Think of examples and have them practice! A judge also uses the gavel to represent the final decision in a case. If the judge is God, that final decision is always one that is good. So, you could think of this as the end of a good treatment in Christian Science, a really good "trial" where you have found that Spirit has set you free. You would then punctuate that freedom with a "bang"! There are no more arguments after that proclamation, no more whining, doubts, fears, Love has already proclaimed us free. If you are meeting over Zoom, you could just use your hand on the table to represent the gavel.

Pycl #3: Share examples to show every healing is like Moses & the fake snake or like Jesus' W.o.W! [Share part or all of a 6-min, YouTube video reenactment by "Moses."]
Can the children find an example in this week's lesson where the "laws" of matter are totally overcome and ignored? One story is in Section 2, where Moses is told to throw down his rod and it turns into a snake, which he picks up and it turns back into a rod. You might enjoy talking about how every healing is like this rod story.

[Warren: If you think it might be a fun illustration for your class and you have the time, technology and know-how to share it, you might try sharing this link to a YouTube video of Moses and the fake snake… that a couple of friends and I had fun re-enacting. See the back story as GEM#1a, 1b, 1c.]

We are obedient to God's direction, when we dismiss the material situation (the fake snake), and we listen to God and pick up the snake by the tail! Each time we do this we are enjoying a Christian Science healing, and that healing becomes a "staff to lean on". This just means that we really trust and lean on God more after we have a healing, after we understand and enjoy what happens when we are glimpsing divine law in action. Maybe, if you are meeting in person, you can give each student a "staff", a peeled stick to represent this amazing idea! Or encourage them to find one on their own!

Another story is in Section 3 where Jesus walks on water (W.o.W!) You can be a little silly and ask whether any of them have ever tried to walk on water. Maybe they are old enough to have been water skiing and they will think of that! But the point here is that Jesus overcame material "laws" of physics in order to teach us all that God's law is supreme. He didn't do this as some "party trick". It was meant to really stretch our thinking past the point where we just accept our material senses of things as they are.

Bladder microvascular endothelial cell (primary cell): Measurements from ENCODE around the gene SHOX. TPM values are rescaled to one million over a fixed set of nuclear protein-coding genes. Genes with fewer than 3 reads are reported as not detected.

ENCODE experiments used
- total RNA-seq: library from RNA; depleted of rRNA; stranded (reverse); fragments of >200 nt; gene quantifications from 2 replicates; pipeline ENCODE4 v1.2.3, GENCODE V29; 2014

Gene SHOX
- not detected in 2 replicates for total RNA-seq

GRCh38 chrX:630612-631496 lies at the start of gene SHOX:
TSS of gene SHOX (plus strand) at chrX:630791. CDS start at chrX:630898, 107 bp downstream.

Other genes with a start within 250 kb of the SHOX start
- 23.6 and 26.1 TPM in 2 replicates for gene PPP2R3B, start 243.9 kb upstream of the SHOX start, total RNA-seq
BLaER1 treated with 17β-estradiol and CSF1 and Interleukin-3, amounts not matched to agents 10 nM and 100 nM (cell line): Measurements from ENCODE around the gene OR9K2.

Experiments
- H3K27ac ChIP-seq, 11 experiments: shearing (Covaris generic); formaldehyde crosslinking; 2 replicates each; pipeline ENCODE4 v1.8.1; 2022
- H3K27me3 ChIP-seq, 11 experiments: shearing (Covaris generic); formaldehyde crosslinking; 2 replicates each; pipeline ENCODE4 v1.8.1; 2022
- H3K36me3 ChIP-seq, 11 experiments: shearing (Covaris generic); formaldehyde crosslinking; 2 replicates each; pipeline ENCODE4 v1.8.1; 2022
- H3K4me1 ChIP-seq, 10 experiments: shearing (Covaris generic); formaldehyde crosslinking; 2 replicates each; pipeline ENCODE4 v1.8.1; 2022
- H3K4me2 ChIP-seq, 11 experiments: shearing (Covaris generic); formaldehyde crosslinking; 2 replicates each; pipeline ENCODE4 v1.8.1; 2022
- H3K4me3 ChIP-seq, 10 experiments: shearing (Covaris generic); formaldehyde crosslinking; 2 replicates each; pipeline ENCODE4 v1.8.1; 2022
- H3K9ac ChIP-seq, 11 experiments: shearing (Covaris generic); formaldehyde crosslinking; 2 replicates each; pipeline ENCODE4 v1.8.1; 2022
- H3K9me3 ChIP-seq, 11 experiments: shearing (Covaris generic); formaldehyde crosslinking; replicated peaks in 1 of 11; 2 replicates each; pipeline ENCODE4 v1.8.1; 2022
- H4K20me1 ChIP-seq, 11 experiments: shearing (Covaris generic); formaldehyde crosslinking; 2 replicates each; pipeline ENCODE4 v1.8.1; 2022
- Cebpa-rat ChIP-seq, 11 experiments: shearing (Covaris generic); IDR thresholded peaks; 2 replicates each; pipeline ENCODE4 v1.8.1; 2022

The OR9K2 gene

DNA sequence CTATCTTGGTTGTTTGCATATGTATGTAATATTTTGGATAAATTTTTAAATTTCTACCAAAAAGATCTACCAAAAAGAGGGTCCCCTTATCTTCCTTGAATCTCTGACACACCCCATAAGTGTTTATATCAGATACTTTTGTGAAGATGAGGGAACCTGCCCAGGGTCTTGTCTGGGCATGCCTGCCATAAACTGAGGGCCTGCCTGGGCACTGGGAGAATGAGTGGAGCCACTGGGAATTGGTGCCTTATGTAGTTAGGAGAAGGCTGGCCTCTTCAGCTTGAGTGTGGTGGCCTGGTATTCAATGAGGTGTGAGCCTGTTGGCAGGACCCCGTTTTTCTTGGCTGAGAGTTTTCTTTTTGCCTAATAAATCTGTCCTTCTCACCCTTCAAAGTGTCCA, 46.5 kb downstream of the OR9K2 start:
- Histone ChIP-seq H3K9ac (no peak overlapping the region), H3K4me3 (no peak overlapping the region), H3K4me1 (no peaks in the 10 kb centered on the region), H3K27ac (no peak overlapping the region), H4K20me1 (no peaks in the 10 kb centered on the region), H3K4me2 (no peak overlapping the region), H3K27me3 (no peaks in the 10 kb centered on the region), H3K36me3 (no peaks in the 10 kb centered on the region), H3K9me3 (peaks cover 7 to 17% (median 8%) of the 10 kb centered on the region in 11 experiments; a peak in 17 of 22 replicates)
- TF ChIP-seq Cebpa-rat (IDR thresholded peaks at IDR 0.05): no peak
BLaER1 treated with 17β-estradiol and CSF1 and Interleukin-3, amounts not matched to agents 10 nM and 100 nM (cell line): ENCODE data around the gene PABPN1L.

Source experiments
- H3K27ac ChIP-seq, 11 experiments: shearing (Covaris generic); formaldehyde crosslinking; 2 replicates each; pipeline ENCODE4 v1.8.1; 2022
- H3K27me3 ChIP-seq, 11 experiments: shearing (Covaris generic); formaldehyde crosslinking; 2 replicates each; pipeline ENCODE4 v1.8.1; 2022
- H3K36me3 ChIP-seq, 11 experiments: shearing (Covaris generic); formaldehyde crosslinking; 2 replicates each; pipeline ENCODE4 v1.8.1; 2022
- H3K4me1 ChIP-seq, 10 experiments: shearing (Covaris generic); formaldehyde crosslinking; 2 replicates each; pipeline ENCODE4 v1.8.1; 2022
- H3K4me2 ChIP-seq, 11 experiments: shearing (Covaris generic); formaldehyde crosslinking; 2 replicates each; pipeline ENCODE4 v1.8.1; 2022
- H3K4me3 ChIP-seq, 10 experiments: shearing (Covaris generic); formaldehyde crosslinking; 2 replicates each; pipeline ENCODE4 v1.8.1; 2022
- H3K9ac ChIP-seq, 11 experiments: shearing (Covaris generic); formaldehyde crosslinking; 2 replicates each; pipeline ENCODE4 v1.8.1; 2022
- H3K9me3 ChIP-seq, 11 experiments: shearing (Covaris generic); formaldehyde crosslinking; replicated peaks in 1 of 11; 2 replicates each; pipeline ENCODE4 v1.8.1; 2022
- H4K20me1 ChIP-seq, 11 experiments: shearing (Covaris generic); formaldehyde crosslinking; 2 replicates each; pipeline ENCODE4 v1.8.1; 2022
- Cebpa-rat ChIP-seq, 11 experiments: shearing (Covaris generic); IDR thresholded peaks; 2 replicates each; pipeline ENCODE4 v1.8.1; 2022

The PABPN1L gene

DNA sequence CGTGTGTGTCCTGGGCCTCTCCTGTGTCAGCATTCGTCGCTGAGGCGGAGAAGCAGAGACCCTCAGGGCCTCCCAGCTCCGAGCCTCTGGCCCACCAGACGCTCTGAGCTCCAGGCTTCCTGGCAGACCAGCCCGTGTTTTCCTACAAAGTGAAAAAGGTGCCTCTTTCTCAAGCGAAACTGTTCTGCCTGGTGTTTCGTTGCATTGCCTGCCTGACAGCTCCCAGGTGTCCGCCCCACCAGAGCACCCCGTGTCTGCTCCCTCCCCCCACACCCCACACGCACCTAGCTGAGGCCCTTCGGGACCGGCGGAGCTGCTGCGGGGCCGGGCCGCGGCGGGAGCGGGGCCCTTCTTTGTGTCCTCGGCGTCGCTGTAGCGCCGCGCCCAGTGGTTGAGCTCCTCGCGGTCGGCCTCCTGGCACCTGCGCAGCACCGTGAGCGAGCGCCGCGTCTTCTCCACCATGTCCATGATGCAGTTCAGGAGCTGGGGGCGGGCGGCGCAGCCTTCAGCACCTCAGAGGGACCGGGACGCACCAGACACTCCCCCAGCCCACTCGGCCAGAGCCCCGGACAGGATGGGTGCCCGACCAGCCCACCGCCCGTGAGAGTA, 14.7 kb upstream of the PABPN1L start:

If they are having a hard time with this concept you can help by pointing out that our material senses tell us lots of things that we know are not true, but they always look like they are! On a hot day, we see "water" on the road ahead which is only a mirage. Railroad tracks look as if they meet in the distance. And the sun looks as if it rises and sets, rather than like the earth is spinning and orbiting around the sun. You can bring in some Escher drawings if you think that will help illustrate these ideas. Can you also share a healing that illustrates well, this idea of overcoming material illusions?

Pycl #4: After they understand what the "royal law" is and how they are living under that law as kings or queens, have paper crowns to show (or give) them!
I do like the mention in citation B13 from James 2:8, of the "royal law". How is that different from material "law"? Think for a moment about when someone is unjust, cruel, or unkind to you. Shouldn't this cause you to treat them in a way that is also unkind, etc.? That would be a law of matter.

One of the early Mosaic laws said "an eye for an eye, a tooth for a tooth". You can explain this law. Its origins were meant to keep people from overreacting to slights from others and, for example, killing someone when they steal a chicken from you. In this version of human law, they would have to merely replace your chicken, not get murdered! But the "royal law" is one that Jesus revealed in his Sermon on the Mount. And it is a law that loves your neighbor as yourself, loves even your enemies, and blesses those that curse you! Why would that be in accord with God's law? Does God supply all with good? Do we ever lack, or need something that someone else has and we cannot?

(For example…) Under God's laws we can "afford" to be only generous, loving, forgiving and so on, because we know that all good comes from God and is infinite. Have some paper crowns to share after they understand what the "royal law" is and how they are living under that law as kings or queens!

Have a great week in Sunday School!